Britain is ideal for travelling with children because of its compact size, packing a lot of attractions into a small area. So when the kids in the back of the car say, 'Are we there yet?' your answer can often be 'Yes, we are'.

Best Regions for Kids

  • London

Children's attractions galore – some put a strain on parental purse strings, but many others are free.

  • Southwest England

Some of the best beaches in England, and fairly reliable holiday weather – though crowded in summer.

  • Peak District

Former railways that are now traffic-free cycle routes make the Peak District perfect for family outings by bike.

  • Oxford & the Cotswolds

Oxford has kid-friendly museums plus Harry Potter connections; the Cotswold countryside is ideal for little-leg strolls.

  • Shropshire

The historic England–Wales borderland has many castles to explore, plus excellent museums for inquisitive minds.

  • Lake District & Cumbria

This is Outdoor Activity Central: zip wires and mountain bikes for teen­agers; boat rides and Beatrix Potter for the youngsters.

England for Kids

Many places of interest cater for kids as much as adults. At the country's historic castles, for example, mum and dad can admire the medieval architecture, while the kids will have great fun striding around the battlements or watching falconry demonstrations. In the same way, many national parks and holiday resorts organise specific activities and events for children. Everything ramps up in the school holidays.

Bargain Hunting

Most visitor attractions offer family tickets − usually two adults plus two children − for less than the sum of the individual entrance charges. Most offer cheaper rates for solo parents and kids too. Be sure to ask, as these are not always clearly displayed.

On the Road

If you're going by public transport, trains are great for families: intercity services have plenty of room for luggage and extra stuff like ‘buggies’ (prams), and the kids can move about a bit if they get bored. Most regions offer family tickets and/or travel passes that provide savings on train and bus travel.

If you're hiring a car, most (but not all) rental firms can provide child seats − you'll need to check this in advance. Most will not actually fit the child seats; you must do that yourself, for insurance reasons.

Dining, not Whining

When it comes to refuelling, most cafes and teashops are child-friendly. Restaurants are mixed: some offer highchairs and kiddy portions; others firmly say, 'No children after 6pm'.

In some pubs, those aged under 18 are not allowed, but most pubs in tourist areas serve food, making them 'family-friendly'. If in doubt, simply ask the bar staff.

And finally, a word on another kind of refuelling: England is still slightly buttoned up about breastfeeding. Older folks may tut-tut a bit if you give junior a top-up in public, but if done modestly it’s usually considered OK.

Children's Highlights

Best Hands-on Action

'Please Do Not Touch'? No chance! Here are some places where grubby fingers and enquiring minds are positively welcomed.

Best Fresh-Air Fun

If the kids tire of England's castles and museums, you're never far from a place for outdoor activities to blow away the cobwebs.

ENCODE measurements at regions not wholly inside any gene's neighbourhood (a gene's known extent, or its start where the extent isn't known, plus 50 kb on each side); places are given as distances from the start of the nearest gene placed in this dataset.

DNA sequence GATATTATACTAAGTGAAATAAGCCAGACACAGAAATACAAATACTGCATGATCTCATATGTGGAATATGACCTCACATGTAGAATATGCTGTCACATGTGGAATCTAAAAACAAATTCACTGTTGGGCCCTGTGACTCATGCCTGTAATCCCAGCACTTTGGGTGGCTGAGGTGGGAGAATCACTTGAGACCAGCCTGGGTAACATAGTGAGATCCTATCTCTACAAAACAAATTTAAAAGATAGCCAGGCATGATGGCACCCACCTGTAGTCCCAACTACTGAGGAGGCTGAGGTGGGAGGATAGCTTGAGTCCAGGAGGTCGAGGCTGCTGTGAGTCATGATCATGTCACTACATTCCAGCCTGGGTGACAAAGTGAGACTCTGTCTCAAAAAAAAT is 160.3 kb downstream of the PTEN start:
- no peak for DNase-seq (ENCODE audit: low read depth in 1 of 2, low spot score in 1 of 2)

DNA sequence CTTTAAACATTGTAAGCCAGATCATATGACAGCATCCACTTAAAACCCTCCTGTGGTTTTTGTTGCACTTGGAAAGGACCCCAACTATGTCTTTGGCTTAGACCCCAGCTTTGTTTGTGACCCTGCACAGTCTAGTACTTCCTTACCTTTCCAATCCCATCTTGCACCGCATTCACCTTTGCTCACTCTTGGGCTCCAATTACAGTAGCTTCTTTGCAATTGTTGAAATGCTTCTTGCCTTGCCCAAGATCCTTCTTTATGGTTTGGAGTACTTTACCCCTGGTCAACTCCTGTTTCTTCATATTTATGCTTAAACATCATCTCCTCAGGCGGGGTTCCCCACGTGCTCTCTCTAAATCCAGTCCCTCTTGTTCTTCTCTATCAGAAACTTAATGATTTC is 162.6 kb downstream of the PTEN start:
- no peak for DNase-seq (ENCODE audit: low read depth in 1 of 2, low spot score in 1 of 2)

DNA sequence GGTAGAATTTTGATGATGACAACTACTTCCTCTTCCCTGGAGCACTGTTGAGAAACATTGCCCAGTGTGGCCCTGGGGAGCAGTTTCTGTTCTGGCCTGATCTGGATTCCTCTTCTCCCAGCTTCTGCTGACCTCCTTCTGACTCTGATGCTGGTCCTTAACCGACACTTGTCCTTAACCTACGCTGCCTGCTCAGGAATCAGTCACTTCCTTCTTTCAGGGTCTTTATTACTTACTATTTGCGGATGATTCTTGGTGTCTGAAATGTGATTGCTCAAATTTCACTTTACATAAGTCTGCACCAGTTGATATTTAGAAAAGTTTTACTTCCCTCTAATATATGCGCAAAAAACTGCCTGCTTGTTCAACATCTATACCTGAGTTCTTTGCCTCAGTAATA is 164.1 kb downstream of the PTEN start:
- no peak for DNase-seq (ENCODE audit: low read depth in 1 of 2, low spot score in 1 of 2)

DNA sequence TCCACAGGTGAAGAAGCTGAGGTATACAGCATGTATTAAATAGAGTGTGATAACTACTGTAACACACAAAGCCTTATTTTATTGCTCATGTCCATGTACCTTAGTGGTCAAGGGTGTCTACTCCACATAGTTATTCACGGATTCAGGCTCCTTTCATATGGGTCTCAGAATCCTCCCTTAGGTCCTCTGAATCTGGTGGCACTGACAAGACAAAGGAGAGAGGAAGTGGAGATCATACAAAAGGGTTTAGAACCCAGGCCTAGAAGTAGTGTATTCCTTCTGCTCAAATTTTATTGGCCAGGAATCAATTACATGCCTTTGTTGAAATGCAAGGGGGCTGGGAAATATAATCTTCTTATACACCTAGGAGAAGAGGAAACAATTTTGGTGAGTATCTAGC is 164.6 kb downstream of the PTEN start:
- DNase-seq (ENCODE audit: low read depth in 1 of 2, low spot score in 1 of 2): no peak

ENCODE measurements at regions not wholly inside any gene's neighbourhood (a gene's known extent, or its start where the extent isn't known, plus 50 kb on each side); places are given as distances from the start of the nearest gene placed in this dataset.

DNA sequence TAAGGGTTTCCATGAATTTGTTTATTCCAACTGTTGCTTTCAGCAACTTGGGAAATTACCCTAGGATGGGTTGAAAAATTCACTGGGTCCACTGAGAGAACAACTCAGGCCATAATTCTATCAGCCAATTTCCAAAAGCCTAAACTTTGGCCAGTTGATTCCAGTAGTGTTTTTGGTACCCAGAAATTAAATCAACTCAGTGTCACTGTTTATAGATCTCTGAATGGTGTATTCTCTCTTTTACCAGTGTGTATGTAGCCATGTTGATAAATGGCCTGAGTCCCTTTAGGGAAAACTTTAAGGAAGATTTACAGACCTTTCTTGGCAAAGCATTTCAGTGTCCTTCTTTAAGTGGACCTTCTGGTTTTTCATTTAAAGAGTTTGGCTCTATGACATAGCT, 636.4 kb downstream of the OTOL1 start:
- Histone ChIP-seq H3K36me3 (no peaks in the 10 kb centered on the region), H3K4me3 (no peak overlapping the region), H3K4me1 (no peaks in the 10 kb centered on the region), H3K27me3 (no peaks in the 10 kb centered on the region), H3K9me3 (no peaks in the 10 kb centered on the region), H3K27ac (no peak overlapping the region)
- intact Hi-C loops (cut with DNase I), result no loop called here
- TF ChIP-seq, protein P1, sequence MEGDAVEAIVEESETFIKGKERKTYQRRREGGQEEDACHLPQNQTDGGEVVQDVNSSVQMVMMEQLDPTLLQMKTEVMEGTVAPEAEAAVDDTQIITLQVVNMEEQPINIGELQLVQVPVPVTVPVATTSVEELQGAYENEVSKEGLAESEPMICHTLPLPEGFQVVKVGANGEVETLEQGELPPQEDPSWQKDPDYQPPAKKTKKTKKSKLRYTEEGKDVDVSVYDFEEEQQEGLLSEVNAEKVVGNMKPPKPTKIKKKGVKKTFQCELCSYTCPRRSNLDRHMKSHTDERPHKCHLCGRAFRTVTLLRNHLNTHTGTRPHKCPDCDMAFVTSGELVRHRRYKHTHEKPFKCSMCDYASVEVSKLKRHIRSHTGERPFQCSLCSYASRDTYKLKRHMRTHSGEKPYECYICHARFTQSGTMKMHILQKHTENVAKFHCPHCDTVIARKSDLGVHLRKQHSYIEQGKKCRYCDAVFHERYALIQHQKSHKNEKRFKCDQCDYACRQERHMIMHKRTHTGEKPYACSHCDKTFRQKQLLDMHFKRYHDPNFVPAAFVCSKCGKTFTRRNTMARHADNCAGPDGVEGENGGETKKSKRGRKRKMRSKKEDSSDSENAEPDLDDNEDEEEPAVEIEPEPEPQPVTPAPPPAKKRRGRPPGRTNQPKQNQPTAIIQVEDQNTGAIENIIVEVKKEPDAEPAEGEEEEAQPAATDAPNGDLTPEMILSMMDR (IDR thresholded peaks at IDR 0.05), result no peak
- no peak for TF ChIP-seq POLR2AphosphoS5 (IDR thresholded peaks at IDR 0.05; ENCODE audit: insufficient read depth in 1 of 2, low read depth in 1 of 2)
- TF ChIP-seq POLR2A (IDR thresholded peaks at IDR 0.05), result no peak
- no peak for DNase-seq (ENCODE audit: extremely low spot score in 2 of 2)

Best Rainy-Day Distractions

On those inevitable gloomy days, head for the indoor attractions, including the nation's great collection of museums. Alternatively, try outdoor stuff like coasteering in Cornwall or canyoning (check conditions) in the Lake District − always fun, wet or dry.

Best Stealth Learning

Secretly exercise their minds while the little darlings think they are 'just' having fun.

Best Animal Experiences

England has some superb zoos (London, Bristol and Chester are the standouts) but there are more unusual wildlife experiences on offer, too.

Best All-Round Family Fun

Sometimes a good dose of old-fashioned family fun is in order – so here are a few of our favourite days out that everyone will enjoy.

Planning

Useful Websites

  • Baby Goes 2 (www.babygoes2.com) Advice, tips and encouragement – and a stack of adverts – for families on holiday.
  • Visit England (www.visitengland.com) Official tourism website for England, with lots of useful info for families.
  • Mumsnet (www.mumsnet.com) No-nonsense advice on travel and more from a gang of UK mothers.
  • Lonely Planet (www.lonelyplanet.com/family-travel) Inspirational articles about travelling as a family.

When to Go

The best time for families to visit England is pretty much the best time for everyone else − any time from April/May till the end of September. It's worth avoiding August − the heart of school summer holidays − when prices go up and the roads are busy, especially near the coast.

Places to Stay

Some hotels welcome kids (with their parents!) and provide cots, toys and babysitting services, while others maintain an adult atmosphere. Many B&Bs offer 'family suites' − two adjoining bedrooms with one bathroom − and an increasing number of hostels (YHA and independent) have family rooms with four or six beds, some even with private bathroom attached. If you want to stay in one place for a while, renting a holiday cottage is ideal. Camping is very popular with English families, and there are lots of fantastic campsites, but you'll usually need all your own equipment.

Nappy Changing

On the sticky topic of dealing with nappies (diapers), most museums and other attractions in England have good baby-changing facil­ities. Elsewhere, some city-centre public toilets have baby-changing areas, although these can be a bit grimy; your best bet for clean facilities is an upmarket department store. On the road, baby-changing facilities are usually OK at motorway service stations or out-of-town supermarkets.